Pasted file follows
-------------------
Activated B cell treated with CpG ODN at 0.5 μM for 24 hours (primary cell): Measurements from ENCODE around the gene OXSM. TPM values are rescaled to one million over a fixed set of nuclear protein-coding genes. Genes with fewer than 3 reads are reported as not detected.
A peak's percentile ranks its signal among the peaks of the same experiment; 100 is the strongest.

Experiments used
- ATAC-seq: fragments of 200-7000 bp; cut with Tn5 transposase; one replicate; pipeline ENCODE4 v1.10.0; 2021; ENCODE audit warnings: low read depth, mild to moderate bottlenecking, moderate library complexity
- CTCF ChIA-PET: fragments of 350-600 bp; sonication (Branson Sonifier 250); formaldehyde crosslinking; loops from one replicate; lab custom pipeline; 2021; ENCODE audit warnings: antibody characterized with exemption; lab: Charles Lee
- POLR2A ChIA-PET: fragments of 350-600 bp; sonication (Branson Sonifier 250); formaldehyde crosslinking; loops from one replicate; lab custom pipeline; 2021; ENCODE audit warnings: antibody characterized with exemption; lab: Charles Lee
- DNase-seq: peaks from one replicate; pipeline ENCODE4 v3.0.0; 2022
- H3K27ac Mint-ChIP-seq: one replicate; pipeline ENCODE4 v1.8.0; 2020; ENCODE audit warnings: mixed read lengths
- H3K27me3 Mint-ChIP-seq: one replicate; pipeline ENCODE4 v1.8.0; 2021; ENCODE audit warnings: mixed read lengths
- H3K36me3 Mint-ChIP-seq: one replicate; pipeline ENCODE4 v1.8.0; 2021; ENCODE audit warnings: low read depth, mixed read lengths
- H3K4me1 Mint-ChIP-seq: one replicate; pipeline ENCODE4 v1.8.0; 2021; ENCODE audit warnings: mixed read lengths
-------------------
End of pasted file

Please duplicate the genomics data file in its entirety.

Activated B cell treated with CpG ODN at 0.5 μM for 24 hours (primary cell): Measurements from ENCODE around the gene OXSM. TPM values are rescaled to one million over a fixed set of nuclear protein-coding genes. Genes with fewer than 3 reads are reported as not detected.
A peak's percentile ranks its signal among the peaks of the same experiment; 100 is the strongest.

Experiments used
- ATAC-seq: fragments of 200-7000 bp; cut with Tn5 transposase; one replicate; pipeline ENCODE4 v1.10.0; 2021; ENCODE audit warnings: low read depth, mild to moderate bottlenecking, moderate library complexity
- CTCF ChIA-PET: fragments of 350-600 bp; sonication (Branson Sonifier 250); formaldehyde crosslinking; loops from one replicate; lab custom pipeline; 2021; ENCODE audit warnings: antibody characterized with exemption; lab: Charles Lee
- POLR2A ChIA-PET: fragments of 350-600 bp; sonication (Branson Sonifier 250); formaldehyde crosslinking; loops from one replicate; lab custom pipeline; 2021; ENCODE audit warnings: antibody characterized with exemption; lab: Charles Lee
- DNase-seq: peaks from one replicate; pipeline ENCODE4 v3.0.0; 2022
- H3K27ac Mint-ChIP-seq: one replicate; pipeline ENCODE4 v1.8.0; 2020; ENCODE audit warnings: mixed read lengths
- H3K27me3 Mint-ChIP-seq: one replicate; pipeline ENCODE4 v1.8.0; 2021; ENCODE audit warnings: mixed read lengths
- H3K36me3 Mint-ChIP-seq: one replicate; pipeline ENCODE4 v1.8.0; 2021; ENCODE audit warnings: low read depth, mixed read lengths
- H3K4me1 Mint-ChIP-seq: one replicate; pipeline ENCODE4 v1.8.0; 2021; ENCODE audit warnings: mixed read lengths